Stranger on a Train: XXVII

After three days of coding and teaching, I’m still walking. I was kind of hoping for that Nick M.F. Fury rescue because, let’s talk real, moments of badassery like that Agents of S.H.I.E.L.D. finale are always welcome in life.

I can’t complain (though I did) about the class. Sharpened skills and money through the door, I guess. Not enough, though, for the trip to WorldCon, I’m afraid. Sucks, too, as I wanted to see some friends I’d not seen for a spell, show the Boom the Tower of London and the Globe, and just give Pip and me a moment’s peace.

Maybe things will change. It’s so damn close to call.

Next week is Balticon. Always a good time. I have a schedule in need of posting and I’ll probably get to that over the weekend. Since March, everything’s felt blurry, but Pip and I did all we could for that steampunk title of ours. Now we just have to hope people are still wanting more.

I know I do. I like this ‘verse of cogs, gears, and spies. I don’t want it to end. Not now, anyway.

Almost home. Ready to hit a weekend well-earned with family. Maybe a quick detour to Proper Pie Company on the way back home. And speaking of badassery, I’ve got my weekend off to a good start with this…

What about you? What’s your read this weekend?

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The Price of Publicity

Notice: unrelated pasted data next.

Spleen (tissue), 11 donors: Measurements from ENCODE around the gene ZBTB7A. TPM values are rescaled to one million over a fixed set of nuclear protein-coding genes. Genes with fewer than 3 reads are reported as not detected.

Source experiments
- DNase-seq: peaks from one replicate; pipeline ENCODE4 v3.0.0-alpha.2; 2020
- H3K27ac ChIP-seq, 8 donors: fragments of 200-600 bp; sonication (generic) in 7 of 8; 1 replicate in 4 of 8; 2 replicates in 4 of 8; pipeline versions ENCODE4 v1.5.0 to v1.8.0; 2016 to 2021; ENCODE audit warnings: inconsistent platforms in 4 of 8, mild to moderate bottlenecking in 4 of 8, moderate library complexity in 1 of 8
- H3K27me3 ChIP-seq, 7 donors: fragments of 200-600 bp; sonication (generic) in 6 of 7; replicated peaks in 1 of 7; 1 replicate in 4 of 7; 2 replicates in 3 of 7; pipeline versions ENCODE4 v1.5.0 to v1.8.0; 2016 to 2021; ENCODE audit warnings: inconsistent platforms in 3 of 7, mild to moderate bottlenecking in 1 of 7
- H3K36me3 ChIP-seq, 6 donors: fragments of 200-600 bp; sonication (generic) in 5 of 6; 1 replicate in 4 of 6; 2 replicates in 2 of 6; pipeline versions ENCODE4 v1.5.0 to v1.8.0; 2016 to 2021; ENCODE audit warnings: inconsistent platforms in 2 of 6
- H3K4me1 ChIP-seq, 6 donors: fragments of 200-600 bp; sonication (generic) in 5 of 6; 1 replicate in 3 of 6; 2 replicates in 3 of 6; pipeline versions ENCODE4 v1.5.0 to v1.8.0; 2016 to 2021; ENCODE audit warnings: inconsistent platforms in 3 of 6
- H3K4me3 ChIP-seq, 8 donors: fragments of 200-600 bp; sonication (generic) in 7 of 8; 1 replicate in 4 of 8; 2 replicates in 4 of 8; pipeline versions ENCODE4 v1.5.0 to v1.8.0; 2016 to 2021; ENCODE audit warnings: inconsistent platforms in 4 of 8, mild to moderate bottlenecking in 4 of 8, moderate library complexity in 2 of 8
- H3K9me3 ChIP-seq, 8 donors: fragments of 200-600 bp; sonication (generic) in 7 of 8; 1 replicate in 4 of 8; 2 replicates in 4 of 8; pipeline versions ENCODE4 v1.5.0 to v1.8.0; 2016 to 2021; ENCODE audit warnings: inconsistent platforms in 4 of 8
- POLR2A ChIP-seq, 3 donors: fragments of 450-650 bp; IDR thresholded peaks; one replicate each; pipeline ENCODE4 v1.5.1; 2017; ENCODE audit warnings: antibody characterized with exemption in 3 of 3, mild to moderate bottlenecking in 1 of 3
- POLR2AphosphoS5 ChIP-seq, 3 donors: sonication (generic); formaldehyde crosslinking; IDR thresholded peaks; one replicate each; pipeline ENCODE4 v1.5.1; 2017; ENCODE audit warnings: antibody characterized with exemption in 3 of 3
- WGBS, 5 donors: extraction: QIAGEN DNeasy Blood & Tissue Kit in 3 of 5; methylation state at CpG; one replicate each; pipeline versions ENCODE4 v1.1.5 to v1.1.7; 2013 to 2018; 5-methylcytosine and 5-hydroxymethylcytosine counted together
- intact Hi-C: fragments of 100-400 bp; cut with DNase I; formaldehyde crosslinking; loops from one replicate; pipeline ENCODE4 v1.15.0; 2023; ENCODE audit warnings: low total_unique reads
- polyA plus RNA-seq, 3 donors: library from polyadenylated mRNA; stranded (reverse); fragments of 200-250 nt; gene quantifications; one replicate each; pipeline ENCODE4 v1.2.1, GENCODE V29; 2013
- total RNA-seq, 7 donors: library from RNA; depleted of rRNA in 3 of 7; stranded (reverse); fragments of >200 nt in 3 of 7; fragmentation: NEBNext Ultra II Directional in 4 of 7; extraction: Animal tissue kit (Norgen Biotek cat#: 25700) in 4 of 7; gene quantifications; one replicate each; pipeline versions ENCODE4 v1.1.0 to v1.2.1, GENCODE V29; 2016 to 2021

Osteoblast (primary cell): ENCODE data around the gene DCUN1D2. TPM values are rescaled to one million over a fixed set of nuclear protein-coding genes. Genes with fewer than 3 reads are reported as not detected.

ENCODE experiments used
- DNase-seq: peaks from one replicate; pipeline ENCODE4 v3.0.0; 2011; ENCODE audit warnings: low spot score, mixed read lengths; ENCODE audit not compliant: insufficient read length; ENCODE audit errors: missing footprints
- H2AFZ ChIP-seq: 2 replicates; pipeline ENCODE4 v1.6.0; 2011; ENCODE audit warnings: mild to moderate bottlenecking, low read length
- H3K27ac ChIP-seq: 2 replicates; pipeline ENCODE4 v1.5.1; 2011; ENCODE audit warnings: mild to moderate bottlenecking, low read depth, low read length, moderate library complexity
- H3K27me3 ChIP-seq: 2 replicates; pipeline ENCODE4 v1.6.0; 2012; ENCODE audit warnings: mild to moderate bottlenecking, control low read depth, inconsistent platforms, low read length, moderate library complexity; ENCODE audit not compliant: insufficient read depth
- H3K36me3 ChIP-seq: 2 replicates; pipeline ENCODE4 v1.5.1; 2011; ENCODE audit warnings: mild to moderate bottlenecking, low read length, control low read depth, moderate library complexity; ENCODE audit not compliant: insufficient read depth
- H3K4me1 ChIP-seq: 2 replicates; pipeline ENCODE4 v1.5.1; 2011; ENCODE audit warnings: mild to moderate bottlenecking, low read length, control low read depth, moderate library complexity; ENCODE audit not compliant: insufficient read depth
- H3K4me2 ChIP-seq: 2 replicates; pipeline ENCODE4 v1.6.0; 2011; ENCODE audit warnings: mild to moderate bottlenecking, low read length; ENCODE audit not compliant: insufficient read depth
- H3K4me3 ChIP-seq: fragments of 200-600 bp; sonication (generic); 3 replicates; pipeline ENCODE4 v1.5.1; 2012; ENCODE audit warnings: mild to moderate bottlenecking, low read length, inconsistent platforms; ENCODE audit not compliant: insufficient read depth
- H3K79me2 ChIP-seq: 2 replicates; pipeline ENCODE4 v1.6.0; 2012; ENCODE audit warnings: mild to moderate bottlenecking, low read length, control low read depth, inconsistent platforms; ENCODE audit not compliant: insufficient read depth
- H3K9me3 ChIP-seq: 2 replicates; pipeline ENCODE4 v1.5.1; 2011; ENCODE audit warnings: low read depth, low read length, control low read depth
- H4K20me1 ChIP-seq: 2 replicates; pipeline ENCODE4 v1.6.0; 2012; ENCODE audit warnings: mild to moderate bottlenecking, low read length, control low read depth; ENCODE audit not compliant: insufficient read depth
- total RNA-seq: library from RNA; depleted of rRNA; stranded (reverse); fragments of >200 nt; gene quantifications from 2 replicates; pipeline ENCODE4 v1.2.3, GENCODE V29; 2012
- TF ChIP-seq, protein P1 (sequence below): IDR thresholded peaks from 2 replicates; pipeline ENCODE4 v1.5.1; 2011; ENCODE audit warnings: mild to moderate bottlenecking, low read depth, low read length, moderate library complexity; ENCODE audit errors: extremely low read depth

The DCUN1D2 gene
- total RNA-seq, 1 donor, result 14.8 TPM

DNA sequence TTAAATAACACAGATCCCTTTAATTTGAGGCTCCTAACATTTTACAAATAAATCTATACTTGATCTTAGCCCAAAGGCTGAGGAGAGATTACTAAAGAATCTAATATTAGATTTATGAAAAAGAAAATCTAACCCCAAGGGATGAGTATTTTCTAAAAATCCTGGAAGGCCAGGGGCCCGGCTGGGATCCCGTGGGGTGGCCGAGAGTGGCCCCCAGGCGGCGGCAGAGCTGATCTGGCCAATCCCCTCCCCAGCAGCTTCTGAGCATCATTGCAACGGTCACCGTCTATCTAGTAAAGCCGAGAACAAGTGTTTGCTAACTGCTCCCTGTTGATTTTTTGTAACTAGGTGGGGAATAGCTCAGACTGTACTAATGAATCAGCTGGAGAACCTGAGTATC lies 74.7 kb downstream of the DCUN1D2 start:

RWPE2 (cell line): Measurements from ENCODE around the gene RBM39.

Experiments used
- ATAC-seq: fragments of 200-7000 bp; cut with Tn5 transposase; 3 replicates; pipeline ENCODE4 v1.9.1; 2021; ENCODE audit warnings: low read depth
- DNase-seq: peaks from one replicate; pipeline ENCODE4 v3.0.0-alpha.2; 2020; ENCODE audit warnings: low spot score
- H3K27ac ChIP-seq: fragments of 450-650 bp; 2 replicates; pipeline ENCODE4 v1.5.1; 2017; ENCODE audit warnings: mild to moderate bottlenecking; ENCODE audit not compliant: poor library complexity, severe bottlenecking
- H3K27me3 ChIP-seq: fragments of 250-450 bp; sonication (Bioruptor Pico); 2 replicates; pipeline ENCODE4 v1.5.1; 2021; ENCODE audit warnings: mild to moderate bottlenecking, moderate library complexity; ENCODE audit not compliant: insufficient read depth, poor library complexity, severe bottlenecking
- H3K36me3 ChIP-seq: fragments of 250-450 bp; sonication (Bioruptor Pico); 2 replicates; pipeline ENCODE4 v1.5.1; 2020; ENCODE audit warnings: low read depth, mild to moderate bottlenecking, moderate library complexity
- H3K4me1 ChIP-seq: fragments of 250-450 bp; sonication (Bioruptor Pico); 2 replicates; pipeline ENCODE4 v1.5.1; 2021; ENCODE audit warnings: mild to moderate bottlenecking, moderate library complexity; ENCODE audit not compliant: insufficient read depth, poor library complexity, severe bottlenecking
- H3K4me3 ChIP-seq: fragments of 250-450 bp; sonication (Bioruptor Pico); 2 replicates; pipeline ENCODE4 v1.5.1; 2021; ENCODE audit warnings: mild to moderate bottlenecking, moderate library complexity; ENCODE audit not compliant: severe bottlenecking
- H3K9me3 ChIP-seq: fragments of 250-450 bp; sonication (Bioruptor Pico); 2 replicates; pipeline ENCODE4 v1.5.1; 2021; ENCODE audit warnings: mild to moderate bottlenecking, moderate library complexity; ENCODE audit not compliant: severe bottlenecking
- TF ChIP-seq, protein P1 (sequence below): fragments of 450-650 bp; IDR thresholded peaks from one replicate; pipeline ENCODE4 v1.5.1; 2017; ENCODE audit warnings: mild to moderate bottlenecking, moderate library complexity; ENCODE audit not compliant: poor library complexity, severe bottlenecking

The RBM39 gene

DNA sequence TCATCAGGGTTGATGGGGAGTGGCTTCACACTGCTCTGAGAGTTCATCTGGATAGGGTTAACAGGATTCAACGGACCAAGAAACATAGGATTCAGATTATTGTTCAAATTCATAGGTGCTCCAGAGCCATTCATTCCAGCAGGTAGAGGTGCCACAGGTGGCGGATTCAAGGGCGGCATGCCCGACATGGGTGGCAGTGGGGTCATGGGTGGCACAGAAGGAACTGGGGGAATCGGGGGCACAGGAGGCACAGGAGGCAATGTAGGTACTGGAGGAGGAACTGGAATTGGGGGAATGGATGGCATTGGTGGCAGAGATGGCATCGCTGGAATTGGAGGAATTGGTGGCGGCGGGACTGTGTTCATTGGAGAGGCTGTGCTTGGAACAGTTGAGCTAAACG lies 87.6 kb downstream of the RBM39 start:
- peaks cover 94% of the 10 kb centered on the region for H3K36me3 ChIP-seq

I promised myself to work on my blogging skills. It’s a bit like getting back into shape, you know? I’m struggling to get back into a routine, and everyone around me is telling to cut myself a break considering the year I have been facing. The reality is, just like staying in shape, I have to do this. Next year, as many of you know, I will be returning to novel-length fiction with my first mass market paperback novel, Phoenix Rising: A Ministry of Peculiar Occurrences Novel. Me. The Kiwi. Steampunk. The cover is just beautiful, I’m telling you. Stay patient and, as soon as we get approval, we will go live with it.

2011 is a big step for me as a writer; and I’m trying to take everything I have learned since 2002 when Morevi first rolled off the presses, and apply it to the now. One of the hardest lessons I learned over this near-decade of writing professionally is just how easy it is to find yourself in the red. Not the red ink of an editor’s pen, mind you, but the financial red of your bank account telling you in so many words that you — the professional author — are flat broke. Continue reading